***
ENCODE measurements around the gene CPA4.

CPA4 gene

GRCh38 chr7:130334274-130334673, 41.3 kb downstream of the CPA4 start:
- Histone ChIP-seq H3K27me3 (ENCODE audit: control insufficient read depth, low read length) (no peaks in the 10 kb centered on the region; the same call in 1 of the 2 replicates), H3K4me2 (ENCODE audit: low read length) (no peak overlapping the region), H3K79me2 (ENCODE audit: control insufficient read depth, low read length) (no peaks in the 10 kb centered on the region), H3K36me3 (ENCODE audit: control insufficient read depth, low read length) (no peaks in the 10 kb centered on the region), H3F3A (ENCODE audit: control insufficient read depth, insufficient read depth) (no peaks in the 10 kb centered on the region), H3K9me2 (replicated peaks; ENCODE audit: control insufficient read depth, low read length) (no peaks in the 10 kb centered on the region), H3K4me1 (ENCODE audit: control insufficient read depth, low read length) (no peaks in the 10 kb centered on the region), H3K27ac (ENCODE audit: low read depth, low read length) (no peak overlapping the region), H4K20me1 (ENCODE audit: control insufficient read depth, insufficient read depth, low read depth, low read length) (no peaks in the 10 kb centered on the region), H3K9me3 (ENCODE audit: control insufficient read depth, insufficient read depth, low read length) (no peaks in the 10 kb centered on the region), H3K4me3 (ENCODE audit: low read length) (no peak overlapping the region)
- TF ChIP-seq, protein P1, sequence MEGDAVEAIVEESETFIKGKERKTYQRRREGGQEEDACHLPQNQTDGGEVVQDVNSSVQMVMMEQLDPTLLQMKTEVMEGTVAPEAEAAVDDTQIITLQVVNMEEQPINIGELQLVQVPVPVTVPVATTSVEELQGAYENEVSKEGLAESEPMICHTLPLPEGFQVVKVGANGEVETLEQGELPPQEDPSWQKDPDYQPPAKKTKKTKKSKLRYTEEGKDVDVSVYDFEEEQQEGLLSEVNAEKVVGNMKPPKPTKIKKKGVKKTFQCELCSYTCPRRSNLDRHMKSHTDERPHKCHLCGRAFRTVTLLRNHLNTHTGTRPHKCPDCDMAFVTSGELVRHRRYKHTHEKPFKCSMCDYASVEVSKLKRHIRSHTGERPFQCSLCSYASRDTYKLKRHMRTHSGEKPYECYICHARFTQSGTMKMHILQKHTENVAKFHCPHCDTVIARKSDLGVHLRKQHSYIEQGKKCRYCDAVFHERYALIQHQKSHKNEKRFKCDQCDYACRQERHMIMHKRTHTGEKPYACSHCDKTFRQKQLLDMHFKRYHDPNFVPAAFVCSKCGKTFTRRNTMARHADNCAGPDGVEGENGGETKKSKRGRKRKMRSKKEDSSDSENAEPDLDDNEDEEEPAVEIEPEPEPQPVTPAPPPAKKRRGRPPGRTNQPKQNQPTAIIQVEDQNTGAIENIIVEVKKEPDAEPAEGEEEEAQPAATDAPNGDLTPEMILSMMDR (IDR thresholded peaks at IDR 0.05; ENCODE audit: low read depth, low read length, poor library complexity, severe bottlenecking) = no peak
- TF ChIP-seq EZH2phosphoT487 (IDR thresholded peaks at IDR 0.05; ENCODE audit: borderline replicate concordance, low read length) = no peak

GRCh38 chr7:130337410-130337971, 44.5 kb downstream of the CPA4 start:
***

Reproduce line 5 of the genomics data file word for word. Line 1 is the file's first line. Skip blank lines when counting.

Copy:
- TF ChIP-seq, protein P1, sequence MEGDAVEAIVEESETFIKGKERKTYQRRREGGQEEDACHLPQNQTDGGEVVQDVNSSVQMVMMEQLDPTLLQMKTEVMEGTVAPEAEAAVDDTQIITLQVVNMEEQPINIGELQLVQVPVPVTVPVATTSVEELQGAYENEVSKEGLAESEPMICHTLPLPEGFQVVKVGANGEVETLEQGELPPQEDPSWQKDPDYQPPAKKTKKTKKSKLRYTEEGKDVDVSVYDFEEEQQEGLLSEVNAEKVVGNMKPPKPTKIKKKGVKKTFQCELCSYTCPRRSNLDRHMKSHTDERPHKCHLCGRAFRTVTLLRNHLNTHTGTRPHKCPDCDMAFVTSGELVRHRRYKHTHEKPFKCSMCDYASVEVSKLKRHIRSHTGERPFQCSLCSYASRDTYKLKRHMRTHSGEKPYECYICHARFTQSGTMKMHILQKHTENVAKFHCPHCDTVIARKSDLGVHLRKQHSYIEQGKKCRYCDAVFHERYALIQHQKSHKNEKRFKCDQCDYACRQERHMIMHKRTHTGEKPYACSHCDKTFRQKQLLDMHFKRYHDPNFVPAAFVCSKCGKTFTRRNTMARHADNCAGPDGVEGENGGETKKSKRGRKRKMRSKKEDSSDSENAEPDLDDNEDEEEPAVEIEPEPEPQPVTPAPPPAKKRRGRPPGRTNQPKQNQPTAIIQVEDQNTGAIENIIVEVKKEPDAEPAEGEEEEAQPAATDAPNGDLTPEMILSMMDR (IDR thresholded peaks at IDR 0.05; ENCODE audit: low read depth, low read length, poor library complexity, severe bottlenecking) = no peak